Hitching My Horse At the New Wal-Nut

CCONSIDERABLE has been said lately about the economy, and I have remained silent because I didn't want the politicians to get angry at me for butting in. It was, all the same, about a year ago that I became a keen student of the economy and began making notes to become an expert.

First, I needed some pants. Spring would be bursting joyfully forth in a few months, so I went to my haberdasher of many decades and I said, ``The bank will give me a little help, so make me up a care bundle. I need shorts, T-shirts, socks, couple pairs khaki pants, and some work shirts.''

``Righto!'' quoth he, ``and will there be anything else?''

``Eyah,'' I said, ``find me some gray trousers to go with my Harris Tweed, should the governor need me for tiffin.'' Thus the economy intruded and he said, ``Sorry, I'll have to order them in.''

For two months, I stepped in every Tuesday (we grocerize on Tuesdays) and he would shake his head. I said, ``Don't give up, and when you get them, give me a ring.'' ``Will do,'' he said. I still require the pants and am grateful the governor hasn't called. I saw my former haberdasher coming out of a store a week ago, and I called, ``Where are my pants?'' The vast throng waiting to get in looked me over when he replied, ``That's a good question.''

The incident of no-pants was followed by the adventure of no-grapefruit. Spouse asked me to step into the money-saving warehouse and get some grapefruit sections. The super-duper hasn't had them lately. The young lady picked up her mouthpiece and the vast storehouse resounded with a call for grapefruit.

I stood around about 20 minutes when a lad with a nest of robins in his hair approached to ask, ``Grapefruit sections?'' ``S'me!'' I responded. ``We ain't got none,'' he syntaxed in reply. ``I gotta order 'em in.''

``Do that,'' I said. ``Next week?'' After five weeks, I left the affair with my pants. They were to call me if and when. No grapefruit.

Next my typewriter ribbons. In 1928, I first bought ribbons from Sears, Roebuck. I think a ribbon cost 25 cents, and it would last until my editor thought the light bulb had dimmed. Now, being unaware that a new era had dawned, I stepped into the Sears store and said I'd like a dozen typewriter ribbons.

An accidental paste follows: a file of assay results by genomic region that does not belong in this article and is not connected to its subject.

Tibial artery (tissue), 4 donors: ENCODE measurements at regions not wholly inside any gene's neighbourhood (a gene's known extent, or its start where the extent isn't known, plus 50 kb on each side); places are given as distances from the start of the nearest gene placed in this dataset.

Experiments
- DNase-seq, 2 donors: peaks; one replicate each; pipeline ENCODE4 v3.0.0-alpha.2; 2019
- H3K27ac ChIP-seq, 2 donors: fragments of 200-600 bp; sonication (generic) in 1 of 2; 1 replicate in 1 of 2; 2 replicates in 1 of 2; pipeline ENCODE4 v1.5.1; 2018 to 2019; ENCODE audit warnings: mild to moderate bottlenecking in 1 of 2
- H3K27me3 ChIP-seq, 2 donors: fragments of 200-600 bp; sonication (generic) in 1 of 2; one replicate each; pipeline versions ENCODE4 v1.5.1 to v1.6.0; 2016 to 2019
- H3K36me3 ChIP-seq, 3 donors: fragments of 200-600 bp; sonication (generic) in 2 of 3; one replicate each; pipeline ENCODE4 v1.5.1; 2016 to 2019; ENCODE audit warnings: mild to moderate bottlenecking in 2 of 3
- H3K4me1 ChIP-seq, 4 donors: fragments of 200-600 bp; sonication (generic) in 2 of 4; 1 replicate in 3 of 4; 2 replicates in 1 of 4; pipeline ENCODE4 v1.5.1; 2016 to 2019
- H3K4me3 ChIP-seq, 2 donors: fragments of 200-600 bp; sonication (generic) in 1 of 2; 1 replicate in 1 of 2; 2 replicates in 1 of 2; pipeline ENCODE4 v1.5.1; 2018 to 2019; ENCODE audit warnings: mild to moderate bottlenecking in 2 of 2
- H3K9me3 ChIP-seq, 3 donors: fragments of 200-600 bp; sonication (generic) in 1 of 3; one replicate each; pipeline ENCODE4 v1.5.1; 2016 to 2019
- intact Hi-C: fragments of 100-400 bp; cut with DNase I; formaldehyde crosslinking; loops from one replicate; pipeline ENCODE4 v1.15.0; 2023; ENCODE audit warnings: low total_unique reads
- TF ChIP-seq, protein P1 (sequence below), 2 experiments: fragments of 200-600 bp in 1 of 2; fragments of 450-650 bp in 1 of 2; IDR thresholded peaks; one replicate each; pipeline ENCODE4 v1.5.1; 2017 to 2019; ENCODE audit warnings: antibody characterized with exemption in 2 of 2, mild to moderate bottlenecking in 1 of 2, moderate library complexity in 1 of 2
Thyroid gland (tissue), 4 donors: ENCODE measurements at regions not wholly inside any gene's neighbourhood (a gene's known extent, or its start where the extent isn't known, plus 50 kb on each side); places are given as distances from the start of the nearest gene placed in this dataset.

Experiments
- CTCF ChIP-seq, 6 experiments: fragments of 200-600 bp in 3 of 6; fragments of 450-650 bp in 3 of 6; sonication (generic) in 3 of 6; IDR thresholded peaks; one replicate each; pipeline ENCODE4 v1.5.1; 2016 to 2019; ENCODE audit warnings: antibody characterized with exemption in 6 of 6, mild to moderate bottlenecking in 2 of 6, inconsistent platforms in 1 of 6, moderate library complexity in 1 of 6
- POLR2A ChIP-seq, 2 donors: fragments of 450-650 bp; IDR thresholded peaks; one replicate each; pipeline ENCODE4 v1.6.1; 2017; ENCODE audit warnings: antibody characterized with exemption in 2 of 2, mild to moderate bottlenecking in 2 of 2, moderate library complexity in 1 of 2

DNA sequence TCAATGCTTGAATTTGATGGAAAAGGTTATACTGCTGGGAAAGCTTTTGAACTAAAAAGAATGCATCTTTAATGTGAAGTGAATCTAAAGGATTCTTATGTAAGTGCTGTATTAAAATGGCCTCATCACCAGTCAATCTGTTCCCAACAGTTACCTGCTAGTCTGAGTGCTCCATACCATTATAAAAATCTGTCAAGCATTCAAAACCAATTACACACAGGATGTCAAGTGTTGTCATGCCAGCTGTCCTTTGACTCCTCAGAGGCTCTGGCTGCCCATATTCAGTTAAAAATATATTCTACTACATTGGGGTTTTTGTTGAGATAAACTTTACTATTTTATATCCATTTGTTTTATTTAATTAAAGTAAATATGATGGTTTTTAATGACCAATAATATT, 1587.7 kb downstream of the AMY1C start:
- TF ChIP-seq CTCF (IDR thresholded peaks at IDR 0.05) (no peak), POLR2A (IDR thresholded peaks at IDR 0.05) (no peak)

``Certainly,'' said Miss Lolabrigida, ``downstairs at the mail-order counter.'' At the mail-order counter, Madame Dufarge began making out blanks, and after a time looked up to say, ``How will you pay for this?'' I said, ``Promptly.''

She said, ``Do you have a charge card?''

``Yes, I do,'' I said.

``May I see it?'' she said.

``Why?'' I said. I reminded her that I had not yet received any ribbons, and when I did I would press the price into her palm. A week later, I got a printout from a Sears office in either Wyoming or Ethiopia saying that typewriter ribbons are no longer available, but I could get some from a local business-machine place. But before I could go back and thank anybody, the newspaper said the store was closing for want of customers. The economy.

I guess there's a little bit more. We have one of these big new Wal-nut stores, or some such thing, and when it opened I thought of my grandfather, who went in to get a free calendar the day Homer Metcalf opened his new hardware store. Gramp drove into the Farmers' Union, tied his horse to the fence, and walked up to Homer's new store. ``You won't last six months,'' he told Homer, ``less'n you put up some hitchin' posts.'' Today the economy needs more than hitchin' posts.

I wanted a clamp-on lamp that would grip a bookshelf and squirt down on my escritoire, and somebody said to go to Wal-nut. A liveried ostiary greeted me fervently, asked if he might offer some assistance, and as I gazed at the cavernous sales display, I said, ``Yes - I think I'm not about to venture into yonder unbounded periphery, if you will fetch me a clamp-on lamp.''

He brought my lamp, my personal check sufficed, and in maybe four minutes altogether I was on my way home. I have the lamp in place and it squirts down beautifully. It's altogether possible this addition will give me another three to six months on a typewriter ribbon. We'll see what the editor says. In the jolly meantime, I'm not so concerned over the economy as the politicians seem to think I should be. It used to be hitchin' posts, but whatever it is nowadays, somebody will think of it.

You've read  of  free articles. Subscribe to continue.
QR Code to Hitching My Horse At the New Wal-Nut
Read this article in
QR Code to Subscription page
Start your subscription today